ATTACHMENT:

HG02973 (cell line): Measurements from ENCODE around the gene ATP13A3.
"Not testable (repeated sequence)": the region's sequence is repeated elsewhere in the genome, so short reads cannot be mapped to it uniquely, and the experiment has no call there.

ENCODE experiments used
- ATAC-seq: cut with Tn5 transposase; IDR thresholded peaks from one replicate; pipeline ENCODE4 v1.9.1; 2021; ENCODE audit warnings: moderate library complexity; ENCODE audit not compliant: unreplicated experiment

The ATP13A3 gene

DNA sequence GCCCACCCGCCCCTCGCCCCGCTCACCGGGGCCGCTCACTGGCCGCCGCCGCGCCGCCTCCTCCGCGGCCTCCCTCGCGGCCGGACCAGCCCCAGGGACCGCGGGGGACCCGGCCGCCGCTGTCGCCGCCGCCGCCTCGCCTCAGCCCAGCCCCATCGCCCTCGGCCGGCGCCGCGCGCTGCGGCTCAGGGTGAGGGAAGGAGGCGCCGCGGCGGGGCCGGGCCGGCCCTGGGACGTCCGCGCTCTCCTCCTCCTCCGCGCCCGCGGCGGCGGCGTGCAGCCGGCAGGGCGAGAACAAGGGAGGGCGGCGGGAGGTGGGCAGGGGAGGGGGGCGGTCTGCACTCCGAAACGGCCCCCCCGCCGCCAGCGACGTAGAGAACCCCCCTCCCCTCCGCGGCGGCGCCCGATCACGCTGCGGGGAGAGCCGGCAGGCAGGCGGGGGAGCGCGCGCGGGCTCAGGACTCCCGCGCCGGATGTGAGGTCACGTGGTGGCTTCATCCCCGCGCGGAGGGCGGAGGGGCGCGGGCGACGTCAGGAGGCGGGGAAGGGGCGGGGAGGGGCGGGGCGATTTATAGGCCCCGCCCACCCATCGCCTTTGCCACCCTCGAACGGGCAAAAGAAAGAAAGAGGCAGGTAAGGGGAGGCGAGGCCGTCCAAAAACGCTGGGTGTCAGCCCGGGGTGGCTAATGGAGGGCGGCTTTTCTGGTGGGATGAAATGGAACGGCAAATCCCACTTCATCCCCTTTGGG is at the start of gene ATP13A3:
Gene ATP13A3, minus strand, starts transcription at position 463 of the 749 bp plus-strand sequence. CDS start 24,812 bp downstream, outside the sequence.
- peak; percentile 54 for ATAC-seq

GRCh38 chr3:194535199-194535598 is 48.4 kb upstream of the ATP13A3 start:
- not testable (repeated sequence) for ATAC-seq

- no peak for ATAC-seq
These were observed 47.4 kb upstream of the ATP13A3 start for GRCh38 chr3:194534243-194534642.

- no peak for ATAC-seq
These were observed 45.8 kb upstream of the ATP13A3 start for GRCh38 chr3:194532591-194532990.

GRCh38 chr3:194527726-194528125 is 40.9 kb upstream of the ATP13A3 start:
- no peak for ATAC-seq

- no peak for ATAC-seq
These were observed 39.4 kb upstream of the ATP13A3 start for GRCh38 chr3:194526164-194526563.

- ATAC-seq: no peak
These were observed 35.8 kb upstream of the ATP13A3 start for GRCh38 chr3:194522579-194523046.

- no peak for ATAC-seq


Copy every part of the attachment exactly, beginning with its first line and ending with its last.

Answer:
HG02973 (cell line): Measurements from ENCODE around the gene ATP13A3.
"Not testable (repeated sequence)": the region's sequence is repeated elsewhere in the genome, so short reads cannot be mapped to it uniquely, and the experiment has no call there.

ENCODE experiments used
- ATAC-seq: cut with Tn5 transposase; IDR thresholded peaks from one replicate; pipeline ENCODE4 v1.9.1; 2021; ENCODE audit warnings: moderate library complexity; ENCODE audit not compliant: unreplicated experiment

The ATP13A3 gene

DNA sequence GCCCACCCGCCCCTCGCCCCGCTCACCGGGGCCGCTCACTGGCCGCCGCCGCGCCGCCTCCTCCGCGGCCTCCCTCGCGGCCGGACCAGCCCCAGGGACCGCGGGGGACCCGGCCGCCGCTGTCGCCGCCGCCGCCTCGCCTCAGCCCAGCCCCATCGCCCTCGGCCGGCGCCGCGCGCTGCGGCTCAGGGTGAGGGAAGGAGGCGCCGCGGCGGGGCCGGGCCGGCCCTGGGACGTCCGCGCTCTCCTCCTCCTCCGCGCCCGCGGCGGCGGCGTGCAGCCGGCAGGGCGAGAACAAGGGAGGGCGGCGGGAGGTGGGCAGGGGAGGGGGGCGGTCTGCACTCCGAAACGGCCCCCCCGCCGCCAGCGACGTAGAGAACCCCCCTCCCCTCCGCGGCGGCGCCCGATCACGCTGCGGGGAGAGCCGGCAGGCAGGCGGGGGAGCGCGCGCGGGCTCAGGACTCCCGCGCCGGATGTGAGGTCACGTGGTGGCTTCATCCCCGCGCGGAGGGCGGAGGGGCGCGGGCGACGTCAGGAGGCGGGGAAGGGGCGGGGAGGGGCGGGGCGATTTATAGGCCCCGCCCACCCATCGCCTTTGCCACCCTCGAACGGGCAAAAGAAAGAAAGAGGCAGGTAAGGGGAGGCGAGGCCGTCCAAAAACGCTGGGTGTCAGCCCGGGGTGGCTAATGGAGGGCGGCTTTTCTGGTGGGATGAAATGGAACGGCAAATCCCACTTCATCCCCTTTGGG is at the start of gene ATP13A3:
Gene ATP13A3, minus strand, starts transcription at position 463 of the 749 bp plus-strand sequence. CDS start 24,812 bp downstream, outside the sequence.
- peak; percentile 54 for ATAC-seq

GRCh38 chr3:194535199-194535598 is 48.4 kb upstream of the ATP13A3 start:
- not testable (repeated sequence) for ATAC-seq

- no peak for ATAC-seq
These were observed 47.4 kb upstream of the ATP13A3 start for GRCh38 chr3:194534243-194534642.

- no peak for ATAC-seq
These were observed 45.8 kb upstream of the ATP13A3 start for GRCh38 chr3:194532591-194532990.

GRCh38 chr3:194527726-194528125 is 40.9 kb upstream of the ATP13A3 start:
- no peak for ATAC-seq

- no peak for ATAC-seq
These were observed 39.4 kb upstream of the ATP13A3 start for GRCh38 chr3:194526164-194526563.

- ATAC-seq: no peak
These were observed 35.8 kb upstream of the ATP13A3 start for GRCh38 chr3:194522579-194523046.

- no peak for ATAC-seq